Babyzen Yoyo 0+ Stroller Review

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In a nutshell

The first buggy to fit in an aeroplane overhead locker

  • Pros

    Very compact, lightweight, travel friendly, one-hand fold, easy to steer one-handed

  • Cons

    Small shopping basket, rear brake occasionally catches on feet, harness prevents swaddling

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Our review

When the Babyzen Yoyo was launched it became an instant hit as the first folding buggy to fully comply with size recommendations for cabin luggage.

The Babyzen Yoyo 0+ has all the same great features as the existing YOYO 6+ but will accommodate babies from birth using a babynest and five-point harness to keep the baby snug and secure.

Watch our video review

The newborn stroller is rear-facing with a pop-up canopy, foot cover and head support. By removing the newborn nest and adding the 6+ pack (seat base and hood, £60), parents can convert the Yoyo 0+ to the existing Yoyo 6+, an outward facing stroller with multi-position reclining seat.

The featherweight buggy has a folding mechanism, which allows it to be opened and folded in seconds with just one hand and it can then be carried over your shoulder with the detachable shoulder strap.

First impressions?

My first impression was that the Babyzen Yoyo 0+ looked more like a dolls’ buggy, particularly when standing next to my Quinny Moodd. It is tiny. But looks can be deceiving and on putting it through its paces I found this sleek, compact, buggy really packed a punch. 

Will it fit though my front door?

Anyone with a large pushchair will have no doubt avoided certain shops because the aisles are too close together or the doors are too narrow, but Eric and I whizzed around fashion boutiques and busy supermarkets in the Yoyo without a single bump.

Is it easy to push?

The handlebar was soft to hold and the chassis was surprisingly shock absorbent, making the ride comfortable for both parent and baby on any surface, and for any length of time.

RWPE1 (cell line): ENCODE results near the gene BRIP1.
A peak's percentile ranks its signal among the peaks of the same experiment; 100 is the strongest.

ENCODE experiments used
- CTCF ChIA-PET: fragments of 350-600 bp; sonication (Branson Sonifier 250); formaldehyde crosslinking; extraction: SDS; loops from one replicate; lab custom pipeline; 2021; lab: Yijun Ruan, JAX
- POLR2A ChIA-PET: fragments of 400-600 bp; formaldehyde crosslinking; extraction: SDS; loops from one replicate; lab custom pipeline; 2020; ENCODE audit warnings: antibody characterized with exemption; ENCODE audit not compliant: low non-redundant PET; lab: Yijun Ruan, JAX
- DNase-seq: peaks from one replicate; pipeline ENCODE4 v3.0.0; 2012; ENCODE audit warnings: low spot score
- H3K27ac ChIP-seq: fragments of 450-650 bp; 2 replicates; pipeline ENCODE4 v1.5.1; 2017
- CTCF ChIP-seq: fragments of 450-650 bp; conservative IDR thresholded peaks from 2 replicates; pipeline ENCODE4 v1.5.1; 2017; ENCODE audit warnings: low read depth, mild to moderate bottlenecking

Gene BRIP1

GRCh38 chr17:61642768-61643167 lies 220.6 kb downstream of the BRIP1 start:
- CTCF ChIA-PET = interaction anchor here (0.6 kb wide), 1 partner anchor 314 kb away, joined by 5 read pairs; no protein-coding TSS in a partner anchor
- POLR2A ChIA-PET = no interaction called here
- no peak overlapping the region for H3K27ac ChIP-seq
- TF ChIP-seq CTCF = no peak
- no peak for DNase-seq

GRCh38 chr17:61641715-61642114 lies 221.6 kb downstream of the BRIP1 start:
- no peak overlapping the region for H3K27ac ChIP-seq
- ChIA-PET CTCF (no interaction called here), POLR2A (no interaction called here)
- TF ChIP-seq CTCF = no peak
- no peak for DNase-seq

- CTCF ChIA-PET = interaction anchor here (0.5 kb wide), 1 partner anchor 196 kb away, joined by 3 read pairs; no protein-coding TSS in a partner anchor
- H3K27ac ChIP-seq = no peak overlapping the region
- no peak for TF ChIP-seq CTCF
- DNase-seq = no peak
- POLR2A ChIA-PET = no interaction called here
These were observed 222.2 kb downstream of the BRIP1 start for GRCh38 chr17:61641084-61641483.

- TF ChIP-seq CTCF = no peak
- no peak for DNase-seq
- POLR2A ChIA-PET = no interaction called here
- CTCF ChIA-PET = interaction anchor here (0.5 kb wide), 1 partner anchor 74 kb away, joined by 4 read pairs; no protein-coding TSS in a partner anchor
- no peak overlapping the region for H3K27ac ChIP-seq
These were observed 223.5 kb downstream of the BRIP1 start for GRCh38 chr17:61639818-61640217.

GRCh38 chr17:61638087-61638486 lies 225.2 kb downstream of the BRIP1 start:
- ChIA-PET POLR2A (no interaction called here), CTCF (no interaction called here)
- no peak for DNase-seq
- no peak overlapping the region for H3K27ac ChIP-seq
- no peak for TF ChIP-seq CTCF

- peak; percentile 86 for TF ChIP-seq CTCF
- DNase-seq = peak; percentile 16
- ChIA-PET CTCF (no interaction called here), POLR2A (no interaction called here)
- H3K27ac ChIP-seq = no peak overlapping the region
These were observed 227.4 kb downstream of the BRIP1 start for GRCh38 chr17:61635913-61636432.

Tackling different terrains was another thing I’d been quite sceptical about, but again the Yoyo came up trumps. It travelled like a dream across flat, smooth pavements and was easily steered with one hand.

It also took well to grass and wasn’t the slightest bit fazed by the cobbles in our city’s Old Town district. On the whole kerbs didn’t prove a problem and could be negotiated with one hand, although I found very steep kerbs were best tackled by reversing up them.

The buggy has 4-wheel suspension and a ‘patented and exclusive “soft drive” system’, according to its marketing literature.

The only surface it struggled with during our test were badly cracked, uneven pavements as the front wheels tended to get jammed in the cracks, causing the back wheels to lift.

I also liked that the handle bar is high at 106cm, which is great for me and my tall husband.

How compact is the Babyzen Yoyo?

Folded, the Babyzen Yoyo measures 52x44x18cm, which is wonderfully compact.

It’s clear to see that going on holiday is where the Yoyo would come into its own. Its compact size, one-handed folding action, shoulder strap and compliance with hand luggage requirements means it is bound to make travelling with a baby less stressful. And the Yoyo is fabulous for trips out in general.

I found the ease with which I could pack it up and put it in the car a far cry from the rigmarole I’m used to of taking my pram apart and wedging it into the boot. Not only would the Yoyo fit in the boot of any car, it would happily sit in the footwell of the rear seat.

How does the buggy fold?

When I caught a bus in the city centre, other passengers were quite entertained at how quickly and easily the buggy folded up and fit onto the parcel shelf.

The buggy is very easy to fold, although there is a knack to it. 

How to fold the Babyzen Yoyo buggy

1. Remove buggy board if using

2. Press two buttons on either side of the hood, which allows you to fold the handle bar back. This needs to be done with two hands, so I am not sure why the brand claims its fold is one-handed.